"Data breaches unfortunately appear to be an inevitable part of business in the information age and a data breach notification law could help businesses deal with this risk and respond to this breach."
Yes! This is exactly the case - data breaches are inevitable, as I have said multiple times. But that doesn't mean there is nothing to do but accept it. If a shop-owner in a 'dodgy' neighborhood accepts that being robbed is possible and difficult to entirely prevent the he/she doesn't just shrug his shoulders and install some cameras. What that shop owner would - or should - do is to limit the amount of cash in the till and make sure that, if there is an onsite safe, employees can't open it.
The first thing that needs to happen is a serious review of exactly what data is being kept.
Take companies/services/websites that prompt you to enter your mother's maiden name. This should never be a requirement, except where it is necessary to establish some critical point of identity. Even then, the data should be kept in a separate 'identity verification' system and purged once it has been used to establish whatever it is. Thereafter the verification status is signified by a token that contains no useful information beyond the flag state.
One of the reasons that there are so many breaches is that there is so much information to steal - companies have giant troves of customer data, all cross-referenced and ready to be put to use. If companies only kept the bare minimum then far, FAR less of our personal information would get out, first because if it did get out it wouldn't be that damaging but also it's just not worth stealing.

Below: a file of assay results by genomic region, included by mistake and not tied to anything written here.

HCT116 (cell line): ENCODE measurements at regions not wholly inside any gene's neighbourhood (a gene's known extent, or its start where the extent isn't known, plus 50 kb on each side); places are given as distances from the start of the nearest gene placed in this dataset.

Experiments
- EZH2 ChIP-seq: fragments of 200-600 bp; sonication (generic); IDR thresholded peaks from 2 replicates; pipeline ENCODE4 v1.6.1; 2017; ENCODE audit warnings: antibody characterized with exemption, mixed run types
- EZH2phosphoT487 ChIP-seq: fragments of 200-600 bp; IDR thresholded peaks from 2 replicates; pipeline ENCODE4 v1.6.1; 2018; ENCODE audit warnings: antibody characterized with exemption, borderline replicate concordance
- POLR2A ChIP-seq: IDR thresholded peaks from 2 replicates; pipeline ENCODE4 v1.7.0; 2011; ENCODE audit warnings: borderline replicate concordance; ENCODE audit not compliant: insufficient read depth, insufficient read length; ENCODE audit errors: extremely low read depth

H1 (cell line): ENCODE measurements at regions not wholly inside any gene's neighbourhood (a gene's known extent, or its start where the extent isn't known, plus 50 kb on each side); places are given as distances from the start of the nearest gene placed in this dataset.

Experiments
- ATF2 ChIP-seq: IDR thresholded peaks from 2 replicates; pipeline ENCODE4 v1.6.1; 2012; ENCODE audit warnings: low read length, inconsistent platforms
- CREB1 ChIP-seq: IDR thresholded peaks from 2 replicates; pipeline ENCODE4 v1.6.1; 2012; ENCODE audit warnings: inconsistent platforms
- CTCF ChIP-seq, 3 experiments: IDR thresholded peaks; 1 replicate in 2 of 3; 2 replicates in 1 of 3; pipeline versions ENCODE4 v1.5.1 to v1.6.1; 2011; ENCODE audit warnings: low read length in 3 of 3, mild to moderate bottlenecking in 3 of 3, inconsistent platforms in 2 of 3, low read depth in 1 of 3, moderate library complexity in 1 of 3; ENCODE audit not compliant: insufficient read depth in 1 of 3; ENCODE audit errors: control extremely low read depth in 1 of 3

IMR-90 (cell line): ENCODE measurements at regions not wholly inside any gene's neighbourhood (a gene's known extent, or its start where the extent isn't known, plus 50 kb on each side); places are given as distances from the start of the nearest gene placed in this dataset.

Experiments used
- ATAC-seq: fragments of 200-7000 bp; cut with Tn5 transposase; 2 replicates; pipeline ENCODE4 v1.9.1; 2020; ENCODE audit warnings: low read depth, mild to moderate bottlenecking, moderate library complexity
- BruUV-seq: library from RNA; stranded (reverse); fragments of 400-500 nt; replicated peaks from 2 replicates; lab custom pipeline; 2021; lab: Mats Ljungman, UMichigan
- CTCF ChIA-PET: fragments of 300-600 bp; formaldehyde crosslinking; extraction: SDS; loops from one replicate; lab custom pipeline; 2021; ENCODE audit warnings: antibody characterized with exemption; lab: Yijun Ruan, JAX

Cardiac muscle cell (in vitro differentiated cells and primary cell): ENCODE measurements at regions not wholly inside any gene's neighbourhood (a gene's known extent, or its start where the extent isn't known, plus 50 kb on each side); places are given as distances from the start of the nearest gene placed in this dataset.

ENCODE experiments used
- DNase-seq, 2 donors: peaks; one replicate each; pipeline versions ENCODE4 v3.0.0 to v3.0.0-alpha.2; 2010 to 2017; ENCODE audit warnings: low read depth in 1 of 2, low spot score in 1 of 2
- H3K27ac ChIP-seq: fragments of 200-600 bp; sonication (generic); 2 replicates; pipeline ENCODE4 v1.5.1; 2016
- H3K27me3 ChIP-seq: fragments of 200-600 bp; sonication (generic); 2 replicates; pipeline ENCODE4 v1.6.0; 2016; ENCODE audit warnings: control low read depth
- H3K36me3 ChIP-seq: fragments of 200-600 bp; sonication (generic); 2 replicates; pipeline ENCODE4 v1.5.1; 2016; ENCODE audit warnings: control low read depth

Yes, it would mean that companies couldn't run their analytics engines to profile customers or on-sell this information for profit, but that is, essentially, what we are dealing with here: the play-off between the privacy of the customer and the value to the company of that information. In other words, them putting profit above privacy.
The second thing that needs to happen is for a set of regulations to be drawn up governing how personal data is handled by companies that collect it. I mean proper technical regulations, such as the correct way to store particularly sensitive information including passwords and credit card details and secure database design to limit what can be access in the event a system is compromised.
This is all, of course, a wild pipe dream but my point is that, once you accept that breaches WILL happen, the focus can then turn to making sure those breaches gain as little sensitive information as possible, not on simply telling people that it was stolen and, hey, whatareyougoingtodo? Sorry, that's the Internet, buddy!